If x is a character string, `eval(x)` executes x as a GP command, as if directly input from the keyboard, and returns its output.

```  ? x1 = "one"; x2 = "two";
? n = 1; eval(Str("x", n))
%2 = "one"
? f = "exp"; v = 1;
? eval(Str(f, "(", v, ")"))
%4 = 2.7182818284590452353602874713526624978
```

Note that the first construct could be implemented in a simpler way by using a vector `x = ["one","two"]; x[n]`, and the second by using a closure `f = exp; f(v)`. The final example is more interesting:

```  ? genmat(u,v) = matrix(u,v,i,j, eval( Str("x",i,j) ));
? genmat(2,3)   \\ generic 2 x 3 matrix
%2 =
[x11 x12 x13]

[x21 x22 x23]
```

A syntax error in the evaluation expression raises an `e_SYNTAX` exception, which can be trapped as usual:

```  ? 1a
***   syntax error, unexpected variable name, expecting \$end or ';': 1a
***                                                                   ^-
? E(expr) =
{
iferr(eval(expr),
e, print("syntax error"),
errname(e) == "e_SYNTAX");
}
? E("1+1")
%1 = 2
? E("1a")
syntax error
```

The library syntax is `geval(GEN x)`.

p-adic factorization of the polynomial pol to precision r, the result being a two-column matrix as in `factor`. Note that this is not the same as a factorization over ℤ/p^rℤ (polynomials over that ring do not form a unique factorization domain, anyway), but approximations in ℚ/p^rℤ of the true factorization in ℚp[X].

```  ? factorpadic(x^2 + 9, 3,5)
%1 =
[(1 + O(3^5))*x^2 + O(3^5)*x + (3^2 + O(3^5)) 1]
%2 =
[  (1 + O(5^3))*x + (2 + 5 + 2*5^2 + O(5^3)) 1]

[(1 + O(5^3))*x + (3 + 3*5 + 2*5^2 + O(5^3)) 1]
```

The factors are normalized so that their leading coefficient is a power of p. The method used is a modified version of the round 4 algorithm of Zassenhaus.

If pol has inexact `t_PADIC` coefficients, this is not always well-defined; in this case, the polynomial is first made integral by dividing out the p-adic content, then lifted to ℤ using `truncate` coefficientwise. Hence we actually factor exactly a polynomial which is only p-adically close to the input. To avoid pitfalls, we advise to only factor polynomials with exact rational coefficients.

The library syntax is `factorpadic(GEN f,GEN p, long r)` . The function `factorpadic0` is deprecated, provided for backward compatibility.

#### fft(w, P)

Let w = [1,z,...,zN-1] from some primitive N-roots of unity z where N is a power of 2, and P be a polynomial < N, return the unnormalized discrete Fourier transform of P, { P(w[i]), 1 ≤ i ≤ N}. Also allow P to be a vector [p0,...,pn] representing the polynomial ∑ pi X^i. Composing `fft` and `fftinv` returns N times the original input coefficients.

```  ? w = rootsof1(4); fft(w, x^3+x+1)
%1 = [3, 1, -1, 1]
? fftinv(w, %)
%2 = [4, 4, 0, 4]
? Polrev(%) / 4
%3 = x^3 + x + 1
? w = powers(znprimroot(5),3); fft(w, x^3+x+1)
%4 = [Mod(3,5),Mod(1,5),Mod(4,5),Mod(1,5)]
? fftinv(w, %)
%5 = [Mod(4,5),Mod(4,5),Mod(0,5),Mod(4,5)]
```

The library syntax is `GEN FFT(GEN w, GEN P)`.

#### fftinv(w, P)

Let w = [1,z,...,zN-1] from some primitive N-roots of unity z where N is a power of 2, and P be a polynomial < N, return the unnormalized discrete Fourier transform of P, { P(1 / w[i]), 1 ≤ i ≤ N}. Also allow P to be a vector [p0,...,pn] representing the polynomial ∑ pi X^i. Composing `fft` and `fftinv` returns N times the original input coefficients.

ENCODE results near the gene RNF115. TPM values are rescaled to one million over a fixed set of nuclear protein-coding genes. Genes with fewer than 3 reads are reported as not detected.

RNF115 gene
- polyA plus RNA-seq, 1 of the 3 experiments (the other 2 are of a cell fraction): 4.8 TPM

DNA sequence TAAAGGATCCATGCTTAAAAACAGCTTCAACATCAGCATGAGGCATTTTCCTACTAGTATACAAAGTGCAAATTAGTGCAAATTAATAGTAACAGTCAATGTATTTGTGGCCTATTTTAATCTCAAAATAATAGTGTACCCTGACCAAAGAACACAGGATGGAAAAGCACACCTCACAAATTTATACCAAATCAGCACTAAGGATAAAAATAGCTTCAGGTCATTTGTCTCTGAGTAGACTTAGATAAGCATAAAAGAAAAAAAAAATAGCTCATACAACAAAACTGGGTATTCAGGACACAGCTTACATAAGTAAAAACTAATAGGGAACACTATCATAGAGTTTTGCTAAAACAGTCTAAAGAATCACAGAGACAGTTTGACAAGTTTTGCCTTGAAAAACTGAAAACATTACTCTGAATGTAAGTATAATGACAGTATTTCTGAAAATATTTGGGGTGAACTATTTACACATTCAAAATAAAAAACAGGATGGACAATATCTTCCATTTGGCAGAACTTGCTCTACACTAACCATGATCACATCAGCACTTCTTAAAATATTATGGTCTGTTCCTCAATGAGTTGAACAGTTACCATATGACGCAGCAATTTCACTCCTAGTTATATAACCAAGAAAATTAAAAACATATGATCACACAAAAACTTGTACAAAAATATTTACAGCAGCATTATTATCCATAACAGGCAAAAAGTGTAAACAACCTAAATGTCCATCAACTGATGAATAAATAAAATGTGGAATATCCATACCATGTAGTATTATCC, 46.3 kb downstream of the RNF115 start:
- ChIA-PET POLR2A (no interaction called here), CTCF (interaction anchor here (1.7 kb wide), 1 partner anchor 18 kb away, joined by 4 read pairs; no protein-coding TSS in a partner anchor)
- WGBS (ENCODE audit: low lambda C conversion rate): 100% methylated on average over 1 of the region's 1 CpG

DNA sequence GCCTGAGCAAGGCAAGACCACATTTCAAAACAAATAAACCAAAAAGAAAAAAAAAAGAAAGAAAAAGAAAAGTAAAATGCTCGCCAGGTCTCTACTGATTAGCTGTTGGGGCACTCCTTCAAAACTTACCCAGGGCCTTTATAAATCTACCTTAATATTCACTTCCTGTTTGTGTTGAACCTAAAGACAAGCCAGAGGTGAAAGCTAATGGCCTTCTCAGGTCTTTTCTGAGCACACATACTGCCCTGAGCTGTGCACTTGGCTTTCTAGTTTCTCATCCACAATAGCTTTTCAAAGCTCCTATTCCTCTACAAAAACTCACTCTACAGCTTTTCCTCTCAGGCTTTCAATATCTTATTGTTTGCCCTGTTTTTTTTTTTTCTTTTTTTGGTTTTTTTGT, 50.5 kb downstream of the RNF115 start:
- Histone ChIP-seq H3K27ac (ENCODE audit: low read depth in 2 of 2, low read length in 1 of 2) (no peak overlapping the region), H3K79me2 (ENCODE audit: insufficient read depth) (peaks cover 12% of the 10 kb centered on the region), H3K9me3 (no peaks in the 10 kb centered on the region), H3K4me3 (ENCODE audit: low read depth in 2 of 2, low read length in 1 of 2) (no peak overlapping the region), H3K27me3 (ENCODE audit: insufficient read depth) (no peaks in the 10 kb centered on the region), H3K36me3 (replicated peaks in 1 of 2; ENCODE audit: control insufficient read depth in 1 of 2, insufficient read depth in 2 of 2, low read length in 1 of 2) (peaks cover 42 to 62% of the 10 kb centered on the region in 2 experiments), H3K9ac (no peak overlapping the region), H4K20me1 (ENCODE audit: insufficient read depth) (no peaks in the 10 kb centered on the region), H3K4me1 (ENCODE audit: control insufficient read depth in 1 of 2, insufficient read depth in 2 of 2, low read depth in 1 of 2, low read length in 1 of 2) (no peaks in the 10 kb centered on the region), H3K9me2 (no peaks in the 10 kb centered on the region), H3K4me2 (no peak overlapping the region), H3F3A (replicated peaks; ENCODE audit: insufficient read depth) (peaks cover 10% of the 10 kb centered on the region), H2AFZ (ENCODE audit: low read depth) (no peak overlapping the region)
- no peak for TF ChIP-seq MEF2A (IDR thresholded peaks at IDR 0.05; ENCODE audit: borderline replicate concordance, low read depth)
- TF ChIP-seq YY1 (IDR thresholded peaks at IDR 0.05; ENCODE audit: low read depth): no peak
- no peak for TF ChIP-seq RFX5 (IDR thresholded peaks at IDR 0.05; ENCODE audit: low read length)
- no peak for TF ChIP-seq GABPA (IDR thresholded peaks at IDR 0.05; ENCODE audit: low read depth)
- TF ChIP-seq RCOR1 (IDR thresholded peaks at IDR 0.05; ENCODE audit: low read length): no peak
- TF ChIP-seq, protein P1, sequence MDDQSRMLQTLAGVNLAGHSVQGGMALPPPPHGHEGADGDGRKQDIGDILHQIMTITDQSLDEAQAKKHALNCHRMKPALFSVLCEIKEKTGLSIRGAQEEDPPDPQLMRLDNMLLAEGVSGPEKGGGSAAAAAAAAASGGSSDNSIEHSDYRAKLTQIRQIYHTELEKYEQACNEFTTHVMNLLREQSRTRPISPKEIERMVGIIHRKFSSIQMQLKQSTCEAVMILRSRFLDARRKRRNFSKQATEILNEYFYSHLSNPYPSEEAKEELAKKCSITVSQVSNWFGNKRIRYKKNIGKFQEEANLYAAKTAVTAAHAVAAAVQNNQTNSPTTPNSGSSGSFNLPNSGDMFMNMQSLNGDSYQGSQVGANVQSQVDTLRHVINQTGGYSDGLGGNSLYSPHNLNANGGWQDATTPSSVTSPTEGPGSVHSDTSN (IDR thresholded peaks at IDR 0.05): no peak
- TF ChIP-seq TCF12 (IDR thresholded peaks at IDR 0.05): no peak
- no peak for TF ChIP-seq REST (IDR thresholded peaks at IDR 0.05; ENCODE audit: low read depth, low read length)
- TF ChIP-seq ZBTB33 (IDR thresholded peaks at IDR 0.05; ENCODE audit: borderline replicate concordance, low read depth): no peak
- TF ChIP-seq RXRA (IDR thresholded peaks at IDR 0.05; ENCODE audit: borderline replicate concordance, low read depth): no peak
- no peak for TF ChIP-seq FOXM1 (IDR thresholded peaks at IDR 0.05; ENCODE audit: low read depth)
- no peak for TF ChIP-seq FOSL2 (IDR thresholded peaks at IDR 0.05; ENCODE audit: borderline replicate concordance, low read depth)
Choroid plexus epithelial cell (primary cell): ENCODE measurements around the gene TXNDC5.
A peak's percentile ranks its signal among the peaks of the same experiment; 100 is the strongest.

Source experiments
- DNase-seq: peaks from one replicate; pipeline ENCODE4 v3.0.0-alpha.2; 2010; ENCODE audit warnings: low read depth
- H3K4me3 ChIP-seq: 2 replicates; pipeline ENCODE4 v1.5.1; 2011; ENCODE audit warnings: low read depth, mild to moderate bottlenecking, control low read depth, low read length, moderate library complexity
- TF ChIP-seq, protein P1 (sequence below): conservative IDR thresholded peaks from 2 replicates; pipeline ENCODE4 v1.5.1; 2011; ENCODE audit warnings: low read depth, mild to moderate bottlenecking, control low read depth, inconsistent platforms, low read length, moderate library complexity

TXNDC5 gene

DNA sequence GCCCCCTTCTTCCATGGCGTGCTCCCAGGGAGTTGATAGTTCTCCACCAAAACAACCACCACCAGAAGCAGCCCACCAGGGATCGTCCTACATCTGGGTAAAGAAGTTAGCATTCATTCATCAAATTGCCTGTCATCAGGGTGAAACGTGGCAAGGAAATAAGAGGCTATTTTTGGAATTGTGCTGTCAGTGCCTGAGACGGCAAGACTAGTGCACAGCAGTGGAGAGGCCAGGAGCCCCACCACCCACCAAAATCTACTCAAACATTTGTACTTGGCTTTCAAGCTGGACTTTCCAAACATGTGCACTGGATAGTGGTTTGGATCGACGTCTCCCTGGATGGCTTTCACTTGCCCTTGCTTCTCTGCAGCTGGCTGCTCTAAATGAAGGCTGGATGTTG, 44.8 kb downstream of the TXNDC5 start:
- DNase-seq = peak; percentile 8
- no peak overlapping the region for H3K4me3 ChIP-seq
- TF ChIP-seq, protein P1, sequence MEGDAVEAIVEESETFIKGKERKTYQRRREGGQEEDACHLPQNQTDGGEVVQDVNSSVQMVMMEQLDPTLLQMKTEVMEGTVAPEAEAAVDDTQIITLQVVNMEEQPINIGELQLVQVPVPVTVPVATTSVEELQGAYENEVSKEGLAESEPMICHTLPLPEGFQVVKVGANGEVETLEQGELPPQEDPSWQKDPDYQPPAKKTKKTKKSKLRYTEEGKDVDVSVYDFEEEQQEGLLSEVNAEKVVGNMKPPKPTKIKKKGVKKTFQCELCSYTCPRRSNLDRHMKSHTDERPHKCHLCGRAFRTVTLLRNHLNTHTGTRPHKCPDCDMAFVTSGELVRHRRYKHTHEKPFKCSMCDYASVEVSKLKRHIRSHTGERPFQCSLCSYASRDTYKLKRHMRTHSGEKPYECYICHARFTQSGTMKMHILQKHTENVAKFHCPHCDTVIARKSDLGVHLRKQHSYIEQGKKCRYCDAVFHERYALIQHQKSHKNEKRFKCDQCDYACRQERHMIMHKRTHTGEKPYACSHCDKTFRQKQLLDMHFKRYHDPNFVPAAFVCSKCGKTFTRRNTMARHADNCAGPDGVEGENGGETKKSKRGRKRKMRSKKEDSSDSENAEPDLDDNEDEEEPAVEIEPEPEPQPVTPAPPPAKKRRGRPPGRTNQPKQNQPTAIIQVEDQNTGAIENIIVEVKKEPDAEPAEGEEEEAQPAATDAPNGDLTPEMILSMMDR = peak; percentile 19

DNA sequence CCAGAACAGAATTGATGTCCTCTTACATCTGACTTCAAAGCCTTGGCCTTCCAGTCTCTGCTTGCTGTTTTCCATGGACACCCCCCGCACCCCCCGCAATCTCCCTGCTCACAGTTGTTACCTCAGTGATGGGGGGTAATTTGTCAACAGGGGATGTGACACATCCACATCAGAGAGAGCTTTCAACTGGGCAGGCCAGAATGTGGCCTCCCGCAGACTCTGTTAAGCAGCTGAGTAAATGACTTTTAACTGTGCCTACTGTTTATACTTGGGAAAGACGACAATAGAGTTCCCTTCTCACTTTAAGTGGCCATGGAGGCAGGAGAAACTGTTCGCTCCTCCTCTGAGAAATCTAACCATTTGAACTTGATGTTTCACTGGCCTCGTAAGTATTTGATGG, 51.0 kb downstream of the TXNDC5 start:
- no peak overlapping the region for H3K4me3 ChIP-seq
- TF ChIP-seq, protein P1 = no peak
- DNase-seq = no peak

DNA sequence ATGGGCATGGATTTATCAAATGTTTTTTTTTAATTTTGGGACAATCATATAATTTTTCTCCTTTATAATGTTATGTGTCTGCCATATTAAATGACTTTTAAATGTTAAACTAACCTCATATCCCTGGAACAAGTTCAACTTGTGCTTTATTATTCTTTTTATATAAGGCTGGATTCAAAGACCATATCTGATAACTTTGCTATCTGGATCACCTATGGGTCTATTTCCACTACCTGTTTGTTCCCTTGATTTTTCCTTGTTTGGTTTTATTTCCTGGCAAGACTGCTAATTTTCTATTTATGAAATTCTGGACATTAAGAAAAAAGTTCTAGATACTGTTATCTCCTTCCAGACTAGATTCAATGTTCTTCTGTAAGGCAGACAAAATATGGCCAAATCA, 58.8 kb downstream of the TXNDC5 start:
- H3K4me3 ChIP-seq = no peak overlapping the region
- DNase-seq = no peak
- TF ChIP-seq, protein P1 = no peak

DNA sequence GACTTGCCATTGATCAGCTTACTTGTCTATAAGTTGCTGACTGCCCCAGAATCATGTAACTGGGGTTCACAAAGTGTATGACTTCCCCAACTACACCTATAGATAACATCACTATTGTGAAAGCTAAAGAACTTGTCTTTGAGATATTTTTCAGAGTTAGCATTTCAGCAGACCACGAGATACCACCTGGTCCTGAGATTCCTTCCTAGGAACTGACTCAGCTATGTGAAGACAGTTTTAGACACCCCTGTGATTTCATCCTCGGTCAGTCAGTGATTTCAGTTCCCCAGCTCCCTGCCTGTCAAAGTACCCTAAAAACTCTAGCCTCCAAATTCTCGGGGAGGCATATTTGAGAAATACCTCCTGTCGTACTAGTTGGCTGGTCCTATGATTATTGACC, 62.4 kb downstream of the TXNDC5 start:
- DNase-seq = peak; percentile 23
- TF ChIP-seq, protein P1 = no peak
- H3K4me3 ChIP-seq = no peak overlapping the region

```  ? w = rootsof1(4); fft(w, x^3+x+1)
%1 = [3, 1, -1, 1]
? fftinv(w, %)
%2 = [4, 4, 0, 4]
? Polrev(%) / 4
%3 = x^3 + x + 1

? N = 512; w = rootsof1(N); T = random(1000 * x^(N-1));
? U = fft(w, T);
time = 3 ms.
? V = vector(N, i, subst(T, 'x, w[i]));
time = 65 ms.
? exponent(V - U)
%7 = -97
? round(Polrev(fftinv(w,U) / N)) == T
%8 = 1
```

The library syntax is `GEN FFTinv(GEN w, GEN P)`.

#### intformal(x, {v})

formal integration of x with respect to the variable v (wrt. the main variable if v is omitted). Since PARI cannot represent logarithmic or arctangent terms, any such term in the result will yield an error:

```   ? intformal(x^2)
%1 = 1/3*x^3
? intformal(x^2, y)
%2 = y*x^2
? intformal(1/x)
***   at top-level: intformal(1/x)
***                 ^ —  —  —  — --
*** intformal: domain error in intformal: residue(series, pole) != 0
```

The argument x can be of any type. When x is a rational function, we assume that the base ring is an integral domain of characteristic zero.

By definition, the main variable of a `t_POLMOD` is the main variable among the coefficients from its two polynomial components (representative and modulus); in other words, assuming a polmod represents an element of R[X]/(T(X)), the variable X is a mute variable and the integral is taken with respect to the main variable used in the base ring R. In particular, it is meaningless to integrate with respect to the main variable of `x.mod`:

```  ? intformal(Mod(1,x^2+1), 'x)
*** intformal: incorrect priority in intformal: variable x = x
```

The library syntax is `GEN integ(GEN x, long v = -1)` where `v` is a variable number.

Vector of p-adic roots of the polynomial pol congruent to the p-adic number a modulo p, and with the same p-adic precision as a. The number a can be an ordinary p-adic number (type `t_PADIC`, i.e. an element of ℤp) or can be an integral element of a finite unramified extension ℚp[X]/(T) of ℚp, given as a `t_POLMOD` `Mod`(A,T) at least one of whose coefficients is a `t_PADIC` and T irreducible modulo p. In this case, the result is the vector of roots belonging to the same extension of ℚp as a. The polynomial pol should have exact coefficients; if not, its coefficients are first rounded to ℚ or ℚ[X]/(T) and this is the polynomial whose roots we consider.